Horphag Research: Extensive Pycnogenol research "opens doors" for new applications

By Olivia Haslam

- Last updated on GMT

Related tags Pycnogenol Antioxidant Pine bark extract Menopause women's health

Conducting thorough research is considerably more important than following trends, Sébastien Bornet, vice president of global sales and marketing at Horphag Research told NutraIngredients at Food Ingredients Europe (FiE) last month.

Geneva-based Horphag Research has been studying its flagship ingredient Pycnogenol​ – a proprietary bark extract from the French maritime pine tree - for 40 years, and is now “one of the most well-researched ingredients available on the market, with more than 450 scientific publications​," Bornet explains.

“We do not follow trends; Pycnogenol shows itself to be effective in many different applications, and for us, the important thing is to understand how it works.

“A lot of people in this industry now know us and what we do, but that does not prevent us from keeping on investing in new research.”

Properties and applications​ 

As Bornet explains: “It has four basic properties: It is a strong antioxidant; is a natural anti-inflammatory; it binds to collagen; and it increases nitric oxide (NO) so it’s good for circulation.

“That's why it has so many applications in brain health, women’s health, skincare, and more.

“Every time we find new applications it is like an open door to new questions, and then we try to answer every time those questions in future studies.

“That's why our pipeline of research is always full.”

Research in women’s health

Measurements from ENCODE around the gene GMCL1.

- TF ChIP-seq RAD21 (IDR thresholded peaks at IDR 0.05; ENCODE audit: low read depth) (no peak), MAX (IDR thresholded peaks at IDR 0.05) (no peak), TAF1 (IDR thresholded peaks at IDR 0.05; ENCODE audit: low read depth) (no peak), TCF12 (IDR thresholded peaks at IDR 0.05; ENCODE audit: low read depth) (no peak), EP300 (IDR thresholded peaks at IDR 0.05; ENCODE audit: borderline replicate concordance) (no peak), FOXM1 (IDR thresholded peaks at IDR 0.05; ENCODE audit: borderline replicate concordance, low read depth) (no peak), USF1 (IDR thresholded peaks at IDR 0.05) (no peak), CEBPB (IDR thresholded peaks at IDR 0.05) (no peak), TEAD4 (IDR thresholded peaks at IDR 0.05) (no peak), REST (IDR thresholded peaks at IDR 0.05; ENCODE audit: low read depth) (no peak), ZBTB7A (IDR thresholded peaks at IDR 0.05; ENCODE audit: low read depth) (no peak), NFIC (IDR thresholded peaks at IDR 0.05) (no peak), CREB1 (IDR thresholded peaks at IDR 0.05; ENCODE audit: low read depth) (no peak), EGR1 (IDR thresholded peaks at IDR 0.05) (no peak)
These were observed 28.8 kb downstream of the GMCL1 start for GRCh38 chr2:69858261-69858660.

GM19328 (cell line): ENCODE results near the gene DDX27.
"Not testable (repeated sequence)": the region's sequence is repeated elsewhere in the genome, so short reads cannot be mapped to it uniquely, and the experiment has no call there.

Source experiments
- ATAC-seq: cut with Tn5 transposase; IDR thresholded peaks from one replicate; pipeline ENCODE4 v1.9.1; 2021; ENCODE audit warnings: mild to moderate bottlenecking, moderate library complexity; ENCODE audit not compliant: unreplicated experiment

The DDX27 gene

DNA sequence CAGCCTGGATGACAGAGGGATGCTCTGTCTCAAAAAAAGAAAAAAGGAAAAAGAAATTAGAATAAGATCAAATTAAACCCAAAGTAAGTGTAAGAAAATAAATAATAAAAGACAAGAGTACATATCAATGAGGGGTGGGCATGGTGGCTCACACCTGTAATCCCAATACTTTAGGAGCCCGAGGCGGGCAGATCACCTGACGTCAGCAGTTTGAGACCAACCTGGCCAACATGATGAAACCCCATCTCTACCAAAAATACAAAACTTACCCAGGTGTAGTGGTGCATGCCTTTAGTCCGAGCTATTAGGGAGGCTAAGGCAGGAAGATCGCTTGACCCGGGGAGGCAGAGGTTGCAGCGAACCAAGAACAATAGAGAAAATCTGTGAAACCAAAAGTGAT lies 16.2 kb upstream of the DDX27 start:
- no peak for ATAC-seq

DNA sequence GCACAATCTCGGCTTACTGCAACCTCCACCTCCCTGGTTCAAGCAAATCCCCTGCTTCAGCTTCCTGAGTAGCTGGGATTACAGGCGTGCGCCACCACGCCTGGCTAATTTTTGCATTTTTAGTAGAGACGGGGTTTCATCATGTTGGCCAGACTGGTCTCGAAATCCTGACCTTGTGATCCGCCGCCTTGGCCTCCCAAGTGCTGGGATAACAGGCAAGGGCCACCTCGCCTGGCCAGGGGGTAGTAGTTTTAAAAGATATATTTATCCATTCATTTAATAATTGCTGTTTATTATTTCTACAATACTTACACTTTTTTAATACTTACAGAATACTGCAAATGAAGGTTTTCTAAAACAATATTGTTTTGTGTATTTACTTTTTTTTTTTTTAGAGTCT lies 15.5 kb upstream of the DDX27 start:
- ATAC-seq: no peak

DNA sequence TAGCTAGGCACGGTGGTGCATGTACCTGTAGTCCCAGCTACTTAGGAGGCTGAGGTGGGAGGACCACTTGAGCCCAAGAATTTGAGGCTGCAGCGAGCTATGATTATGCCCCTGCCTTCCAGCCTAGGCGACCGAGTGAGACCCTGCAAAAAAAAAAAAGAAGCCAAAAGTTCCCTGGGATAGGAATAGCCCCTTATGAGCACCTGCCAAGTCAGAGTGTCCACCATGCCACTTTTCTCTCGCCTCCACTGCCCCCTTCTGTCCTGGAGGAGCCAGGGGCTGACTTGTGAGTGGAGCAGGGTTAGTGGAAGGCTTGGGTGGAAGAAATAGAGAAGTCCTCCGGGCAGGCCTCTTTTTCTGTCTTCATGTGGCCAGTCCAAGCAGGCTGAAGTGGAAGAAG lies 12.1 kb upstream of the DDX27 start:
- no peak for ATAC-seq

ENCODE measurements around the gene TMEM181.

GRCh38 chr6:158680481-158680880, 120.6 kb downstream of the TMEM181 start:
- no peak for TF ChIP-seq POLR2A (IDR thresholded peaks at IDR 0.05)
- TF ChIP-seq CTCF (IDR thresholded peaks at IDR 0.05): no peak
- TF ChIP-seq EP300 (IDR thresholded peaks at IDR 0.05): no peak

While they may not guide Pycnogenol research, Bornet explained that trends tell a company about its customers' needs: “It's important to know your consumers, to know what they want.”

“When you think about the trend of women’s health, it's a very large audience.”

“It covers applications such as menstrual discomfort, premenopausal and menopausal symptoms, and even urinary tract infections to name a few.”

“Most recently we conducted a study​ on hair density in 63 menopausal women, finding that pycnogenol supplementation lead to a 30% of the hair density in comparison to a control group.” 

The authors of the study concluded: “Oral intake of Pycnogenol might have the potential to reduce hair loss in postmenopausal women,” a result “associated with a decrease in resting flux of the scalp skin, which might indicate an improvement of microcirculation.” 

Bornet added: “Hair density can be quite a big problem for women in this age group, as well as the other side effects they go through with menopause.” 

“We have a lot of studies on pycnogenol and menopause​, but that was the first time we discovered the benefits for hair density so that was very exciting.”

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